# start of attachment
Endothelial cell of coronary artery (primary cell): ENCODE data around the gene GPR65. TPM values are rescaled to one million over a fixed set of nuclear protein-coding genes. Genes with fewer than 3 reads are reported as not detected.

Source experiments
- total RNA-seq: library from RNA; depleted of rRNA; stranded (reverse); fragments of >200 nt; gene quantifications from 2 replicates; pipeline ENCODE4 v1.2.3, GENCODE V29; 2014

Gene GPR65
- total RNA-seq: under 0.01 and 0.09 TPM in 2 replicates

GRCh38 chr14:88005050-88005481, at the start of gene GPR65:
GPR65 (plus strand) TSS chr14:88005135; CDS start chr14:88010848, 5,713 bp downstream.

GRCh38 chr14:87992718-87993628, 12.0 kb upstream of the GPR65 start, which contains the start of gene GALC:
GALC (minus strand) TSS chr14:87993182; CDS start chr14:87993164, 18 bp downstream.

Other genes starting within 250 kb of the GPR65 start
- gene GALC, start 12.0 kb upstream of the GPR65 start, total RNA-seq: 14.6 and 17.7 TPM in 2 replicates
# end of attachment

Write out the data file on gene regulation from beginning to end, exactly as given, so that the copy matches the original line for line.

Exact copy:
Endothelial cell of coronary artery (primary cell): ENCODE data around the gene GPR65. TPM values are rescaled to one million over a fixed set of nuclear protein-coding genes. Genes with fewer than 3 reads are reported as not detected.

Source experiments
- total RNA-seq: library from RNA; depleted of rRNA; stranded (reverse); fragments of >200 nt; gene quantifications from 2 replicates; pipeline ENCODE4 v1.2.3, GENCODE V29; 2014

Gene GPR65
- total RNA-seq: under 0.01 and 0.09 TPM in 2 replicates

GRCh38 chr14:88005050-88005481, at the start of gene GPR65:
GPR65 (plus strand) TSS chr14:88005135; CDS start chr14:88010848, 5,713 bp downstream.

GRCh38 chr14:87992718-87993628, 12.0 kb upstream of the GPR65 start, which contains the start of gene GALC:
GALC (minus strand) TSS chr14:87993182; CDS start chr14:87993164, 18 bp downstream.

Other genes starting within 250 kb of the GPR65 start
- gene GALC, start 12.0 kb upstream of the GPR65 start, total RNA-seq: 14.6 and 17.7 TPM in 2 replicates